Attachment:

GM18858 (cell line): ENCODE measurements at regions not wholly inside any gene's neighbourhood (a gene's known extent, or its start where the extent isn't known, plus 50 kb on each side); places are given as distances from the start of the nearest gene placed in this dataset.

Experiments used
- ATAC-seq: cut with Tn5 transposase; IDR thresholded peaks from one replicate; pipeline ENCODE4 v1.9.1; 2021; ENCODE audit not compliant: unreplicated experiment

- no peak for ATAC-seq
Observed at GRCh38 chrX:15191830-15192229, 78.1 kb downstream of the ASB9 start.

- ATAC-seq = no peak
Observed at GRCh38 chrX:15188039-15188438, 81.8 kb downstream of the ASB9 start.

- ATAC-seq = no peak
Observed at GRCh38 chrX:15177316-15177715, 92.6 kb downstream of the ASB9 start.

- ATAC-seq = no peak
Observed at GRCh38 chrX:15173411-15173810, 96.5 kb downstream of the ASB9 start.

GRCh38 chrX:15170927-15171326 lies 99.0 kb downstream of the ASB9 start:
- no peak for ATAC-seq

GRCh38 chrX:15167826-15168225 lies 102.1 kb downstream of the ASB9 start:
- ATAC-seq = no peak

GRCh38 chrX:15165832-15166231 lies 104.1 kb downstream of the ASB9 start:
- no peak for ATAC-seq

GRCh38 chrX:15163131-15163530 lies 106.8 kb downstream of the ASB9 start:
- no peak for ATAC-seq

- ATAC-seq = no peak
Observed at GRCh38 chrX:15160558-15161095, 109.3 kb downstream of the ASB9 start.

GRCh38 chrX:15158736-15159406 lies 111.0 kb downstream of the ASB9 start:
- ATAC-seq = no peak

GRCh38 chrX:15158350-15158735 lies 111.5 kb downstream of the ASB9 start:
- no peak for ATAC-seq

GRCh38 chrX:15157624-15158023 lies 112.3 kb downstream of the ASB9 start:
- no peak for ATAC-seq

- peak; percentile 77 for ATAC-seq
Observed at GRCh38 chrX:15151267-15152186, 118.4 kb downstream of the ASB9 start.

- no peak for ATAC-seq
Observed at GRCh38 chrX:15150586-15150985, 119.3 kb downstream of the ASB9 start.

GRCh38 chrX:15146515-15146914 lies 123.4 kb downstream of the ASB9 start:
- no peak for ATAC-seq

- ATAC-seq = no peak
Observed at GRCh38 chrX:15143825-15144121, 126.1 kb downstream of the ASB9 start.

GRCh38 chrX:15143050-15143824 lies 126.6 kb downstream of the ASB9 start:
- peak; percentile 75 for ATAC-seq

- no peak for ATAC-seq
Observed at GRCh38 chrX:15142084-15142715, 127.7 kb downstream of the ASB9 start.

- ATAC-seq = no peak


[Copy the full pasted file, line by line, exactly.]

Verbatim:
GM18858 (cell line): ENCODE measurements at regions not wholly inside any gene's neighbourhood (a gene's known extent, or its start where the extent isn't known, plus 50 kb on each side); places are given as distances from the start of the nearest gene placed in this dataset.

Experiments used
- ATAC-seq: cut with Tn5 transposase; IDR thresholded peaks from one replicate; pipeline ENCODE4 v1.9.1; 2021; ENCODE audit not compliant: unreplicated experiment

- no peak for ATAC-seq
Observed at GRCh38 chrX:15191830-15192229, 78.1 kb downstream of the ASB9 start.

- ATAC-seq = no peak
Observed at GRCh38 chrX:15188039-15188438, 81.8 kb downstream of the ASB9 start.

- ATAC-seq = no peak
Observed at GRCh38 chrX:15177316-15177715, 92.6 kb downstream of the ASB9 start.

- ATAC-seq = no peak
Observed at GRCh38 chrX:15173411-15173810, 96.5 kb downstream of the ASB9 start.

GRCh38 chrX:15170927-15171326 lies 99.0 kb downstream of the ASB9 start:
- no peak for ATAC-seq

GRCh38 chrX:15167826-15168225 lies 102.1 kb downstream of the ASB9 start:
- ATAC-seq = no peak

GRCh38 chrX:15165832-15166231 lies 104.1 kb downstream of the ASB9 start:
- no peak for ATAC-seq

GRCh38 chrX:15163131-15163530 lies 106.8 kb downstream of the ASB9 start:
- no peak for ATAC-seq

- ATAC-seq = no peak
Observed at GRCh38 chrX:15160558-15161095, 109.3 kb downstream of the ASB9 start.

GRCh38 chrX:15158736-15159406 lies 111.0 kb downstream of the ASB9 start:
- ATAC-seq = no peak

GRCh38 chrX:15158350-15158735 lies 111.5 kb downstream of the ASB9 start:
- no peak for ATAC-seq

GRCh38 chrX:15157624-15158023 lies 112.3 kb downstream of the ASB9 start:
- no peak for ATAC-seq

- peak; percentile 77 for ATAC-seq
Observed at GRCh38 chrX:15151267-15152186, 118.4 kb downstream of the ASB9 start.

- no peak for ATAC-seq
Observed at GRCh38 chrX:15150586-15150985, 119.3 kb downstream of the ASB9 start.

GRCh38 chrX:15146515-15146914 lies 123.4 kb downstream of the ASB9 start:
- no peak for ATAC-seq

- ATAC-seq = no peak
Observed at GRCh38 chrX:15143825-15144121, 126.1 kb downstream of the ASB9 start.

GRCh38 chrX:15143050-15143824 lies 126.6 kb downstream of the ASB9 start:
- peak; percentile 75 for ATAC-seq

- no peak for ATAC-seq
Observed at GRCh38 chrX:15142084-15142715, 127.7 kb downstream of the ASB9 start.

- ATAC-seq = no peak